Wednesday, September 29, 2010
A last Eucharist
Its amazing how the knowledge of impending absence is affecting the way I feel about this week's Eucharist. This will be the last supper that I will preside at for a long time. The words of the liturgy seem to have acquired a hitherto undreamed of meaning and clarity as I prepare to leave a people that you have enabled me to love and serve by your grace.
Please don't misunderstand God, have no 'fear' for those I love. I know that in my absence they will be more than well provided for by you and others - Christ alone is the indispensable minister of grace (I learned that a loooong time ago!)
But I find I am torn by conflicting emotions and grief competes with joy as I prepare.
Reflecting on this, and on the words I will be saying, I am astonished to discover an absence at the heart of the Eucharist which I had not allowed myself to notice before, probably because I have always been so concerned with trying to mediate your presence God.
The words of the liturgy are very definitely all in the wrong tense -
We declare the mystery of faith
Christ has died, Christ has risen, Christ will come again ,
Christ has died, Christ has risen, Christ is come again...
and we pray -
'send down your Holy Spirit' - rather than giving thanks that your Holy Spirit is already present.
In these, and so many other ways, we speak eschatalogicaly - in terms of a promised future presence - ie a very present absence! (and for the theologically aware - nope, I dont really think realized eschatology cuts it here)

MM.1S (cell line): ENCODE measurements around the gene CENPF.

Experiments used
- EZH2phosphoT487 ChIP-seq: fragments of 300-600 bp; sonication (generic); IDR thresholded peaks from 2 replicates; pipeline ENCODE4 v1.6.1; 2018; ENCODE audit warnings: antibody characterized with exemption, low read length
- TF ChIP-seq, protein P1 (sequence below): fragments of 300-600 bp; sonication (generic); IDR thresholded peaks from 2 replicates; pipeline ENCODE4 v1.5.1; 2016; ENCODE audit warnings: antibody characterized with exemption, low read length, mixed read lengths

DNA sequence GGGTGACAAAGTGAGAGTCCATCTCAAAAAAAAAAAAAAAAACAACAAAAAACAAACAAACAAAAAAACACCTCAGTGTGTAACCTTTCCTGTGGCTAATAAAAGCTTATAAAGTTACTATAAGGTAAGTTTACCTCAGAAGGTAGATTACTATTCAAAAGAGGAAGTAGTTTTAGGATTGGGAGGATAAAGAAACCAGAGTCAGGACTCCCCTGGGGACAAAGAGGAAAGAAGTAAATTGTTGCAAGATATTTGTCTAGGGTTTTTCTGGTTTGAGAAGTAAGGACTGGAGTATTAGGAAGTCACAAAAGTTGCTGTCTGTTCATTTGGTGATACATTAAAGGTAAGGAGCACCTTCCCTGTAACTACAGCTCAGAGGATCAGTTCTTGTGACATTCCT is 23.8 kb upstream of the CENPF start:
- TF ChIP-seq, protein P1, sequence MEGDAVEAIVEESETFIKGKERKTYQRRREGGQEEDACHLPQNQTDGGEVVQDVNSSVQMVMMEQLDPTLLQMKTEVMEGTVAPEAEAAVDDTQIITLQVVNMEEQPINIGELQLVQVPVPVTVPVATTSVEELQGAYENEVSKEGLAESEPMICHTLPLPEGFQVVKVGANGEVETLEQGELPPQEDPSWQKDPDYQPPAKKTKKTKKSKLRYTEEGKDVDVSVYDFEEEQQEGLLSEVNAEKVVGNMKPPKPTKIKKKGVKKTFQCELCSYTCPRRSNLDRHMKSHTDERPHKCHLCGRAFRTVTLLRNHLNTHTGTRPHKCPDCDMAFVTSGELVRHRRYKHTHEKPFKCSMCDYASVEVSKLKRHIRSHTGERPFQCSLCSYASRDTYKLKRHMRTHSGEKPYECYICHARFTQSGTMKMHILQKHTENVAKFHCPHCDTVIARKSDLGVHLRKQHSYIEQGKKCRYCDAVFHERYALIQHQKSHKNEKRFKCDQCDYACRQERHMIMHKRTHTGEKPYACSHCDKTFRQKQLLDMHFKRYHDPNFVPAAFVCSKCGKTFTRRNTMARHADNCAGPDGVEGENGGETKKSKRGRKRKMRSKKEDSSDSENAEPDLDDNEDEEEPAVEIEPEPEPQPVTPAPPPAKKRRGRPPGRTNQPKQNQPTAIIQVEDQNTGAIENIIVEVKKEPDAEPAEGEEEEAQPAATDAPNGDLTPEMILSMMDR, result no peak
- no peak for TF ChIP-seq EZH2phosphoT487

Lex orandi, lex credendi - what we pray is what we believe.. in which case, liturgically speaking at least, I would have to say that the Church believes in your presence as the risen Christ by praying about Your absence!
This 'last' Eucharist will be a very special. We are a small group, who have learned to bear one another's burdens. My presence is not an essential component of this act of worship, merely a welcome one. Your presence on the other hand, is crucial. Without YOU God, the Eucharist is merely an empty ritual, a remembering less we forget.. that once, a long time ago, you loved us enough to come as one of us.. and that you promise, one day, to come again.
do this - to remember me...
like binding words on our foreheads, counting beads, or tying knots in tassels
I can find nothing in the words we say, in the liturgy we use, to suggest that you are present in anything other than the future promised to us..
which begs the question God...
is this why transubstantiation is deemed so necessary by so many?!!